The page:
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Effective programming is boring and repetitive

Someone asked me the other day why the training program for the day looked almost identical to one the week before.

For some reason, many of us have it in our heads that we constantly need to be tricking our bodies into doing different things all the time. Or maybe we're all a little ADHD and it just sounds a little more fun, or at least less monotonous, to have new stimuli and never-ending variety each week.

For sure, variety is important when it comes to fitness, but randomized variety doesn't lead to long term strength or skill acquisition: There needs to be a little more structure to it.

And this structure involves a TON of repetition, and arguably, can get a little boring sometimes.

That being said, we take our role seriously as coaches to help our clients see results—that's what will ensure most of you feel good about your progress and value our coaching—so this means sometimes training is going to be monotonous and repetitive. 

This is as true if you're new to fitness as it is if you have been doing this for 10 years.

For two years, I admit I spent too much time dabbling at the gym. I had spent a good few years before that following a program my coach wrote for me, and needed some mental time off structure. This random training I was doing allowed me to maintain a certain amount of the fitness I once had when I was following a structured program, but certainly didn't lead to any improvements. With two exceptions:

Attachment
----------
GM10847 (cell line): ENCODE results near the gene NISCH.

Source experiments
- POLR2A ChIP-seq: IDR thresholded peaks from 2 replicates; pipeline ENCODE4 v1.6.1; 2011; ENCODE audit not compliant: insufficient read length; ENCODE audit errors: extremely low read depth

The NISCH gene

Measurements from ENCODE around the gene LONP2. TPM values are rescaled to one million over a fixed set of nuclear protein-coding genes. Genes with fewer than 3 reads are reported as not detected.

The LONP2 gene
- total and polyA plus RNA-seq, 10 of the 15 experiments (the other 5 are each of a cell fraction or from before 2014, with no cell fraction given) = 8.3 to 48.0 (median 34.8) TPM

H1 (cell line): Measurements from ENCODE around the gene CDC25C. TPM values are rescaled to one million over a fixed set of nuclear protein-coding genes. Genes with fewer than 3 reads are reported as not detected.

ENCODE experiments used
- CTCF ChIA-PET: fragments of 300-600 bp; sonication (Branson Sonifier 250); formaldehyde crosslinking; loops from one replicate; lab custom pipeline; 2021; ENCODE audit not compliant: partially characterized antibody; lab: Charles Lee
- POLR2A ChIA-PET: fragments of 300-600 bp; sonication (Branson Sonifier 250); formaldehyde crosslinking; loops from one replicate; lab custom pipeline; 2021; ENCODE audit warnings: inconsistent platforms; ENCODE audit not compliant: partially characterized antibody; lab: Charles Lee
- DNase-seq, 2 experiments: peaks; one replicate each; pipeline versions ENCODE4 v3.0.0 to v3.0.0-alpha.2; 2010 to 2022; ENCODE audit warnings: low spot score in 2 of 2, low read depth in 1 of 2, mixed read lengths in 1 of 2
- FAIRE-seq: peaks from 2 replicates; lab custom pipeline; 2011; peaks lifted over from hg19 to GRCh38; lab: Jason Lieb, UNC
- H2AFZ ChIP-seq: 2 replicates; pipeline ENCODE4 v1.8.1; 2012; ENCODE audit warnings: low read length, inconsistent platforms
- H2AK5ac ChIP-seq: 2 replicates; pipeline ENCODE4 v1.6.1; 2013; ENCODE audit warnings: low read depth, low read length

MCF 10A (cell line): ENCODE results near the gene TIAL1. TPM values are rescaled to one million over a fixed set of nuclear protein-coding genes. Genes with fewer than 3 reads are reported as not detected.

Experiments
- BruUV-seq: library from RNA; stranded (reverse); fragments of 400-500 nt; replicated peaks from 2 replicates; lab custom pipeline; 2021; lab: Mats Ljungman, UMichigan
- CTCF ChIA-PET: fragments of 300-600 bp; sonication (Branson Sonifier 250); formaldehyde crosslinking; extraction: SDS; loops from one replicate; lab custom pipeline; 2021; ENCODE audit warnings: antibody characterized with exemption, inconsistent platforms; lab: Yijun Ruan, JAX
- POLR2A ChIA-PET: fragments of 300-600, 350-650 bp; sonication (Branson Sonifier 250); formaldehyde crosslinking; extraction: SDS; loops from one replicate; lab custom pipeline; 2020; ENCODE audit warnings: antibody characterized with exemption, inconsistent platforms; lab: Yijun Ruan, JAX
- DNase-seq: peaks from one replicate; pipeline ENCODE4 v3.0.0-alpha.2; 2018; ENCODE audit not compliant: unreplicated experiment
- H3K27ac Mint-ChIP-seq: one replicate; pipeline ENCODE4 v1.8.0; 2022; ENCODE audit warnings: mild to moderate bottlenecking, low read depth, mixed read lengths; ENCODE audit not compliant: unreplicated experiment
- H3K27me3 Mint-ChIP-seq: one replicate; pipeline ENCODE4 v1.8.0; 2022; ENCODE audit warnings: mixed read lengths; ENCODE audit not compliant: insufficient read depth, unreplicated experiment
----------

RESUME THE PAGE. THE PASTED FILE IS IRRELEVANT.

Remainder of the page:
1. Andy's Cardio program

Last winter, Andy wrote me an 8-week aerobic conditioning workout that had me rowing twice a week and biking and swimming to here and there. It was repetitive. It was kind of monotonous (Sorry Andy). But it was effective: My endurance improved. I managed to improve my 10-minute swim time, my 10-minute bike average watts and my 2-km row considerably from start to finish.

2. Functional bodybuilding program

These past 6 weeks, I have been following a functional bodybuilding program (I have two weeks left). It includes a Day 1, Day 2 and Day 3 each week. Notwithstanding a few tweaks here and there, Day 1 typically has looked the same for the last six weeks, as have Day 2 and Day 3. The program is hard, albeit very very repetitive and arguably boring. But again, it is effective. Proof: This past Saturday, I back squatted a weight for three reps that I haven't been able to do in the last two years of dabbling.

So now you know: If this Thursday looks eerily familiar, it's not that Tom is lazy and programmed the same thing. It's that there's a greater purpose: To get you results, which, of course (will be the most effective if you adhere to all of the percentages).

The best part is, if you stick with it, you might even learn to appreciate the repetition. Kind of like how you didn't like green vegetables as a kid, and then you learned to tolerate them, and now you're all mature and actually enjoy them.